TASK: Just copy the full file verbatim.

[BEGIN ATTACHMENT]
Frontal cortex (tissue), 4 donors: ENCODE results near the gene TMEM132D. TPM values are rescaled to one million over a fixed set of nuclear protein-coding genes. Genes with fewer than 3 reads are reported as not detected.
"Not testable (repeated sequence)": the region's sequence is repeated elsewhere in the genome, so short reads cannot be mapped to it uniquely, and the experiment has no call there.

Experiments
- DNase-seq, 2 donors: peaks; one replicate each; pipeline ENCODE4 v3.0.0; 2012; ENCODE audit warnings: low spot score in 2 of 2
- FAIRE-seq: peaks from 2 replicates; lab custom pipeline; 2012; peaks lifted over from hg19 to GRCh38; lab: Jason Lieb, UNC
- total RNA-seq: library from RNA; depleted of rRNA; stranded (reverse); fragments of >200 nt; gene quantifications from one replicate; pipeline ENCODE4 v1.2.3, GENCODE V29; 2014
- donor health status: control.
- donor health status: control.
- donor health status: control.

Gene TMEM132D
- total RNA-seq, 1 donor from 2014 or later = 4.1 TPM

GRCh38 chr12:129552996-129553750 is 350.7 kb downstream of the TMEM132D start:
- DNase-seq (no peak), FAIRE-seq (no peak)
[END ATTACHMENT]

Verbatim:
Frontal cortex (tissue), 4 donors: ENCODE results near the gene TMEM132D. TPM values are rescaled to one million over a fixed set of nuclear protein-coding genes. Genes with fewer than 3 reads are reported as not detected.
"Not testable (repeated sequence)": the region's sequence is repeated elsewhere in the genome, so short reads cannot be mapped to it uniquely, and the experiment has no call there.

Experiments
- DNase-seq, 2 donors: peaks; one replicate each; pipeline ENCODE4 v3.0.0; 2012; ENCODE audit warnings: low spot score in 2 of 2
- FAIRE-seq: peaks from 2 replicates; lab custom pipeline; 2012; peaks lifted over from hg19 to GRCh38; lab: Jason Lieb, UNC
- total RNA-seq: library from RNA; depleted of rRNA; stranded (reverse); fragments of >200 nt; gene quantifications from one replicate; pipeline ENCODE4 v1.2.3, GENCODE V29; 2014
- donor health status: control.
- donor health status: control.
- donor health status: control.

Gene TMEM132D
- total RNA-seq, 1 donor from 2014 or later = 4.1 TPM

GRCh38 chr12:129552996-129553750 is 350.7 kb downstream of the TMEM132D start:
- DNase-seq (no peak), FAIRE-seq (no peak)